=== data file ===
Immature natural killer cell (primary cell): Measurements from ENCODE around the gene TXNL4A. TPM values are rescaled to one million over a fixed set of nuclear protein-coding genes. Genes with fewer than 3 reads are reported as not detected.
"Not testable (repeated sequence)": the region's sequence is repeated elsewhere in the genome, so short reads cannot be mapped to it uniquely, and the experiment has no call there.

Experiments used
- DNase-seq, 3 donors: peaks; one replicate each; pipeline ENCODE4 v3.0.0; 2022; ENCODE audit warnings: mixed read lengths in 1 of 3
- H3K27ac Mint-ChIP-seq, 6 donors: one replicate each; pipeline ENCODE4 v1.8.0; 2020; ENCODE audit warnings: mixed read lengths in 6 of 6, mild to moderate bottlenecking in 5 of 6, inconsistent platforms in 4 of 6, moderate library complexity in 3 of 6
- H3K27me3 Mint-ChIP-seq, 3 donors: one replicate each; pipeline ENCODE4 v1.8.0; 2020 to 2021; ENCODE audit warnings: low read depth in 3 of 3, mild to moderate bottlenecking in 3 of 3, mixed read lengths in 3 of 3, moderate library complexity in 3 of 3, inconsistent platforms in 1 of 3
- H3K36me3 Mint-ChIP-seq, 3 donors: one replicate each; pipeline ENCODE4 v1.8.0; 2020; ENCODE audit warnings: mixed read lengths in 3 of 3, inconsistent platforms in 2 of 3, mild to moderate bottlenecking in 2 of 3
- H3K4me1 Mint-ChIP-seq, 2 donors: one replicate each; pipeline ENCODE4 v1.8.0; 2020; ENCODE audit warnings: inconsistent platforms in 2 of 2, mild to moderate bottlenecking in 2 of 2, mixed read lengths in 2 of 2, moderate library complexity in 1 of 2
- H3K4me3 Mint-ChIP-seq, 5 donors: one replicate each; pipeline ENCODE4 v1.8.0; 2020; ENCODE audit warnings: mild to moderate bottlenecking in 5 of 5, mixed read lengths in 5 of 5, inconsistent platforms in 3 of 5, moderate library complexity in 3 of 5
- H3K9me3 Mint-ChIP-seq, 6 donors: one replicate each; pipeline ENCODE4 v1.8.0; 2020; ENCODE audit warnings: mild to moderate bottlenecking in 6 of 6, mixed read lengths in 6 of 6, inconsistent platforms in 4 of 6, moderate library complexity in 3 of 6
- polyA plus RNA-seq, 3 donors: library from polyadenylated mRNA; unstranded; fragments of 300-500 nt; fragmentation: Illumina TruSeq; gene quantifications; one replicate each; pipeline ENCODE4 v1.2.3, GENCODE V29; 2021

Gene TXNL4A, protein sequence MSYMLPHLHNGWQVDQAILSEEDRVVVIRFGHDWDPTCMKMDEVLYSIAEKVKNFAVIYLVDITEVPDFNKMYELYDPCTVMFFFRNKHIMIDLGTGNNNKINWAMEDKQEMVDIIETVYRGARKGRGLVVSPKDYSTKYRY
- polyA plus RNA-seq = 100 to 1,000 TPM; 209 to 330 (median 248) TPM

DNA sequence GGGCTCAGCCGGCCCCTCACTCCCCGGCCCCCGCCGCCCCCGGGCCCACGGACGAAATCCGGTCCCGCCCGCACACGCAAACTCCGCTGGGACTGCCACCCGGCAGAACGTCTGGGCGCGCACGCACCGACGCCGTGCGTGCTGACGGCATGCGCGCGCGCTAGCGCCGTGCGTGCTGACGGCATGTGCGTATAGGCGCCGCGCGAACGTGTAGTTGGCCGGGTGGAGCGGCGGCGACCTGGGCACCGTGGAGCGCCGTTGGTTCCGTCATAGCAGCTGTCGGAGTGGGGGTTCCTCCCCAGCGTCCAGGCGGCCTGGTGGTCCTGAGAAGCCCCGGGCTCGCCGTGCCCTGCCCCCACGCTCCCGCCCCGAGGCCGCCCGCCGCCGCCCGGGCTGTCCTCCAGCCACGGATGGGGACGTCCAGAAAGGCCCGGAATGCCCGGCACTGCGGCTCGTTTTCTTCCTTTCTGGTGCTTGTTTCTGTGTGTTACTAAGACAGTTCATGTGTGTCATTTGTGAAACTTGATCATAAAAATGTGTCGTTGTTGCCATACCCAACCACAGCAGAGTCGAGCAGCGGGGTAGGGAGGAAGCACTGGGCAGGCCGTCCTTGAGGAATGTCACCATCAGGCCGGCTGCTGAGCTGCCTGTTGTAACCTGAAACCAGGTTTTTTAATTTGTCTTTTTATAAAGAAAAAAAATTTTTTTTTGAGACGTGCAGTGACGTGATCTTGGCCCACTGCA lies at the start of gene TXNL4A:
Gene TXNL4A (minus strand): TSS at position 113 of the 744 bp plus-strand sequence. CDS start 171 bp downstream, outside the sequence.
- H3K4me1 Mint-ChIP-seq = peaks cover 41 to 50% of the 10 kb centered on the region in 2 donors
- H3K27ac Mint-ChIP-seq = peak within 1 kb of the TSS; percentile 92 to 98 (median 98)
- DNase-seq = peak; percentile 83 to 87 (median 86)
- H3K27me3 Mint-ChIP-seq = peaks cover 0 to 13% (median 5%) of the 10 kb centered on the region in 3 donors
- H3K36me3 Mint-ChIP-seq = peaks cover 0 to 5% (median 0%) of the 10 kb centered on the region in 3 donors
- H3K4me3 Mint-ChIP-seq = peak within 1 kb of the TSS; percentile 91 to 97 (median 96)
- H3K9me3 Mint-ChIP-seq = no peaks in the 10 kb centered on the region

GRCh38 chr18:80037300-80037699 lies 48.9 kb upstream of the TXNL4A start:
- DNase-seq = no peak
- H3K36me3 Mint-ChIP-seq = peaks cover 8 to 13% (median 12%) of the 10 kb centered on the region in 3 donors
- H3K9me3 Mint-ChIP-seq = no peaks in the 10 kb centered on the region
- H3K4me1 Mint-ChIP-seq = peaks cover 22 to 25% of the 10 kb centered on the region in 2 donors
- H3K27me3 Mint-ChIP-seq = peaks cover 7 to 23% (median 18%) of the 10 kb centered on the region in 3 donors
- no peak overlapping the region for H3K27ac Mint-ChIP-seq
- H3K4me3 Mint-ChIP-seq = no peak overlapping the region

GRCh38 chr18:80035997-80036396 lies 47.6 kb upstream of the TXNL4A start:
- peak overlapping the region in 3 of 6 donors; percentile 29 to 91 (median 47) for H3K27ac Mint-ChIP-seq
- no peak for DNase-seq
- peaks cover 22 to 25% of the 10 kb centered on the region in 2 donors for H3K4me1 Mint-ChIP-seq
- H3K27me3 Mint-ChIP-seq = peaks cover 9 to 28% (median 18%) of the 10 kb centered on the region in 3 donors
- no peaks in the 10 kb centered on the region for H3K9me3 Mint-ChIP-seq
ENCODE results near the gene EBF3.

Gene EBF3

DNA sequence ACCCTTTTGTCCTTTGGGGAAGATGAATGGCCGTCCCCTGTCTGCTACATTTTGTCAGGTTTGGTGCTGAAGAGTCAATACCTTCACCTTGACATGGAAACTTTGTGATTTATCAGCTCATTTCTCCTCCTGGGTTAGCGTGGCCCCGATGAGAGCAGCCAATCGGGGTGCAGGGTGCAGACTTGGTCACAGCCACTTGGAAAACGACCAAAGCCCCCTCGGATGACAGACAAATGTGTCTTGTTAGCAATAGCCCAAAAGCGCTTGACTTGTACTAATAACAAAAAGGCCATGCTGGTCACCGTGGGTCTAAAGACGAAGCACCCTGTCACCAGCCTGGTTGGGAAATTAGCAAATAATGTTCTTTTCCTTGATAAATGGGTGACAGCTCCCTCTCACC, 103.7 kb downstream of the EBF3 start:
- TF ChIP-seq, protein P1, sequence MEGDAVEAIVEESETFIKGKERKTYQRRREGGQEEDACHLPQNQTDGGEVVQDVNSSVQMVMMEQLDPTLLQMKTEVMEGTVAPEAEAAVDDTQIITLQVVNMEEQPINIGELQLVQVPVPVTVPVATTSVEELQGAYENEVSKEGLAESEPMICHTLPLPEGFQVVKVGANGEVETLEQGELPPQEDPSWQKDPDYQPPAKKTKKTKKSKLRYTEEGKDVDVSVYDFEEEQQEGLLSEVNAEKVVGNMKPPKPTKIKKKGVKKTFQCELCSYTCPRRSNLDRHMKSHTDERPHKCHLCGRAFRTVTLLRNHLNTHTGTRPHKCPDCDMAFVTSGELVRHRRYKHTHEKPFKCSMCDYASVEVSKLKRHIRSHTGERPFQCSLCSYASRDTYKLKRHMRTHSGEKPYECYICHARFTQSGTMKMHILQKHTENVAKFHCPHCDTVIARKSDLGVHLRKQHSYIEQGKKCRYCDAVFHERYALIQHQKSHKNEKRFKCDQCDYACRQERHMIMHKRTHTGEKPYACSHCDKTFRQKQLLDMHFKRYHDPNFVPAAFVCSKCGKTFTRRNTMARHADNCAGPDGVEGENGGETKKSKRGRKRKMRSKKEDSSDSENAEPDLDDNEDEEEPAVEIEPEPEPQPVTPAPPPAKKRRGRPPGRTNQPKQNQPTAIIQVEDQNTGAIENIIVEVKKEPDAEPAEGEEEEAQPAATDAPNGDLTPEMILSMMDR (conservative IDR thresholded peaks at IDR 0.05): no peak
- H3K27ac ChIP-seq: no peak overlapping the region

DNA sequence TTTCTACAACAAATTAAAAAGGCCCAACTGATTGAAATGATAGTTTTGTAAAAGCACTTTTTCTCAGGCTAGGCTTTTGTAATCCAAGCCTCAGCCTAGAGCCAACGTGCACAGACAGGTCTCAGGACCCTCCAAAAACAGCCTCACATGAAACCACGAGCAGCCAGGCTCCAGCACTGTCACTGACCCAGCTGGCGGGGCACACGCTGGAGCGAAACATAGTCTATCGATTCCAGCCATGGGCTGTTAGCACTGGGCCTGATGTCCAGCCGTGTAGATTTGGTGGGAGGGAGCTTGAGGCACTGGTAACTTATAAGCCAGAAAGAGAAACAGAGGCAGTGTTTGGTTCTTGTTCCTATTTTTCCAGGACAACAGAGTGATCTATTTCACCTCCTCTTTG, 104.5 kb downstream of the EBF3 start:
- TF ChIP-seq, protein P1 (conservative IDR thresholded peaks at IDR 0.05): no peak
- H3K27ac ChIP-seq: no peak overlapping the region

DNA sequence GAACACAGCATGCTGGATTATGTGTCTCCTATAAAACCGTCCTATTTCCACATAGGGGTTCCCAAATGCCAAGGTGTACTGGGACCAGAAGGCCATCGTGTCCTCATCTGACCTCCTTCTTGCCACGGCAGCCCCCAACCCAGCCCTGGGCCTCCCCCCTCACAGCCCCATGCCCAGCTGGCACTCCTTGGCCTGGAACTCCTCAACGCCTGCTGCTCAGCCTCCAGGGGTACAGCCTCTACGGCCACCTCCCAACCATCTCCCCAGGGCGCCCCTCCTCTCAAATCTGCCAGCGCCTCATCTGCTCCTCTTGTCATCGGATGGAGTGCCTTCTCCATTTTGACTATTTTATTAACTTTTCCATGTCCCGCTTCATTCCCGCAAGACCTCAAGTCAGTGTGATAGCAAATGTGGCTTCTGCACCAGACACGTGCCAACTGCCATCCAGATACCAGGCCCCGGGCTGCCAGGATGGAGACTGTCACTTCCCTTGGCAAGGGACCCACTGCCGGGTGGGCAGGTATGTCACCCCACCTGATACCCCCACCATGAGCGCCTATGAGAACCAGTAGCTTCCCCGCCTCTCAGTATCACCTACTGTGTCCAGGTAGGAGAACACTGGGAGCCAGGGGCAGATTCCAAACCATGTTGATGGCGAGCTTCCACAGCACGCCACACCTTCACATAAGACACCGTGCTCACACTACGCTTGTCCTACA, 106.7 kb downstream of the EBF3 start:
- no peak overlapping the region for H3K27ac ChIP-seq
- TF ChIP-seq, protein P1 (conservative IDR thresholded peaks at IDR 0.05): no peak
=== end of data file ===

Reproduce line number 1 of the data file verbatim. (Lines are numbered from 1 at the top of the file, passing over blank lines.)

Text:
Immature natural killer cell (primary cell): Measurements from ENCODE around the gene TXNL4A. TPM values are rescaled to one million over a fixed set of nuclear protein-coding genes. Genes with fewer than 3 reads are reported as not detected.